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Oxidative Medicine and Cellular Longevity
Volume 2013 (2013), Article ID 145421, 8 pages
http://dx.doi.org/10.1155/2013/145421
Review Article

Dietary Anthocyanins as Nutritional Therapy for Nonalcoholic Fatty Liver Disease

1Department of Pathophysiology and Transplantation (DEPT), Università degli Studi di Milano, Internal Medicine, Fondazione IRCCS Ca’ Granda Ospedale Policlinico, 20122 Milano, Italy
2Division of Human Nutrition, Department of Food, Environmental and Nutritional Sciences (DeFENS), Università degli Studi di Milano, 20122 Milano, Italy
3Pediatric Clinic 2, Department of Clinical Sciences and Community Health, Università degli Studi di Milano, Fondazione IRCCS Ca’ Granda Ospedale Policlinico, 20122 Milano, Italy

Received 24 July 2013; Accepted 3 September 2013

Academic Editor: Cristina Angeloni

Copyright © 2013 Luca Valenti et al. This is an open access article distributed under the Creative Commons Attribution License, which permits unrestricted use, distribution, and reproduction in any medium, provided the original work is properly cited.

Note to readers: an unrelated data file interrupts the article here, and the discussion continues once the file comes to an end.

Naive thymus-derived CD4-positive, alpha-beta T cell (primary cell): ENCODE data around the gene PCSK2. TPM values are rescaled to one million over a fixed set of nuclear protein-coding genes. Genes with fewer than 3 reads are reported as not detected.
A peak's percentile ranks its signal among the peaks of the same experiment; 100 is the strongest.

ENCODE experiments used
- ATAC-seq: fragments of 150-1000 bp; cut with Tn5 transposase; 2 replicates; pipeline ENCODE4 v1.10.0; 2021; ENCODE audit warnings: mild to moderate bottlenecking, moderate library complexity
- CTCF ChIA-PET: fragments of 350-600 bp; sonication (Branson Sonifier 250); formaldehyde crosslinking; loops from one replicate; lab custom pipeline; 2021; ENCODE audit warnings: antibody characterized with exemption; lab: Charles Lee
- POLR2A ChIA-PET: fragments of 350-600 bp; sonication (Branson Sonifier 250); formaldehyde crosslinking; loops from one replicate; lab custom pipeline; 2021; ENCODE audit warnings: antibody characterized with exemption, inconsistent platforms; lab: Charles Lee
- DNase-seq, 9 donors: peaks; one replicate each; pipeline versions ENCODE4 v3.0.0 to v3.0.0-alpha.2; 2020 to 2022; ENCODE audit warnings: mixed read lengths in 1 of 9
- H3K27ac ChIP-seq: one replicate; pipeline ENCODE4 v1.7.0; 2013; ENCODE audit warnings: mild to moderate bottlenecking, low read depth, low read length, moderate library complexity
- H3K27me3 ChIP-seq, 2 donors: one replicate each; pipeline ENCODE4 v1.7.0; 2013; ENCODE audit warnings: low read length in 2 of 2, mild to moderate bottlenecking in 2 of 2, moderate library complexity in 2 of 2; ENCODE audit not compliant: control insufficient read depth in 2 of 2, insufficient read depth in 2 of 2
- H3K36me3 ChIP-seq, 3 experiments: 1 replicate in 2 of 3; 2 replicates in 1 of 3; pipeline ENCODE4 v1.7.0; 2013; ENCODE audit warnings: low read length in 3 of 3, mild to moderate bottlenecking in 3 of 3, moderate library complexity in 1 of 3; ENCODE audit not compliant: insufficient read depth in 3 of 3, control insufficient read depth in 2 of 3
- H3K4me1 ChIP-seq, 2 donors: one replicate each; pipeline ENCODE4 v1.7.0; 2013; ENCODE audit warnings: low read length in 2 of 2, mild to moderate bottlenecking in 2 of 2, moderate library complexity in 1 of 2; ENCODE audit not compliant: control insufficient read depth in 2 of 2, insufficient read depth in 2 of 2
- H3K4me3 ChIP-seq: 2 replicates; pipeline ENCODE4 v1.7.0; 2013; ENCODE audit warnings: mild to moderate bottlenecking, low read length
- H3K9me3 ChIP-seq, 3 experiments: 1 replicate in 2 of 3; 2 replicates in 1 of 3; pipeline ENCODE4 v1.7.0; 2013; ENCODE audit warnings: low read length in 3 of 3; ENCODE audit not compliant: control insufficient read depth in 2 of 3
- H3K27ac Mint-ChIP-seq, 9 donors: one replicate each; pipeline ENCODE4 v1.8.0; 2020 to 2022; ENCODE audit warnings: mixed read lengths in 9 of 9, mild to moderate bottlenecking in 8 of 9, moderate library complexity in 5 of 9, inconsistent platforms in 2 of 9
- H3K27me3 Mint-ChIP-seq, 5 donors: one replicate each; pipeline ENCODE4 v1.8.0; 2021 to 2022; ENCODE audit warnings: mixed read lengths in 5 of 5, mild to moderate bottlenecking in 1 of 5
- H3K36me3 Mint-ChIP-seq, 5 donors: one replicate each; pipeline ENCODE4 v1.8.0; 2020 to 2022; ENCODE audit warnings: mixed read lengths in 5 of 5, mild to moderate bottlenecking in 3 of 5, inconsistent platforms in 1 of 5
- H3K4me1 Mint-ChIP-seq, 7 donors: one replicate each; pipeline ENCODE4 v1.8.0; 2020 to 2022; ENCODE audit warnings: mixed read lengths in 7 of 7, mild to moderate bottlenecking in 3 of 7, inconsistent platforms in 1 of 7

Abstract

Nonalcoholic fatty liver disease (NAFLD), defined by excessive lipid accumulation in the liver, is the hepatic manifestation of insulin resistance and the metabolic syndrome. Due to the epidemics of obesity, NAFLD is rapidly becoming the leading cause of altered liver enzymes in Western countries. NAFLD encompasses a wide spectrum of liver disease ranging from simple uncomplicated steatosis, to steatohepatitis, cirrhosis, and hepatocellular carcinoma. Diet may affect the development of NAFLD either by increasing risk or by providing protective factors. Therefore, it is important to investigate the role of foods and/or food bioactives on the metabolic processes involved in steatohepatitis for preventive strategies. It has been reported that anthocyanins (ACNs) decrease hepatic lipid accumulation and may counteract oxidative stress and hepatic inflammation, but their impact on NAFLD has yet to be fully determined. ACNs are water-soluble bioactive compounds of the polyphenol class present in many vegetable products. Here, we summarize the evidence evaluating the mechanisms of action of ACNs on hepatic lipid metabolism in different experimental setting: in vitro, in vivo, and in human trials. Finally, a working model depicting the possible mechanisms underpinning the beneficial effects of ACNs in NAFLD is proposed, based on the available literature.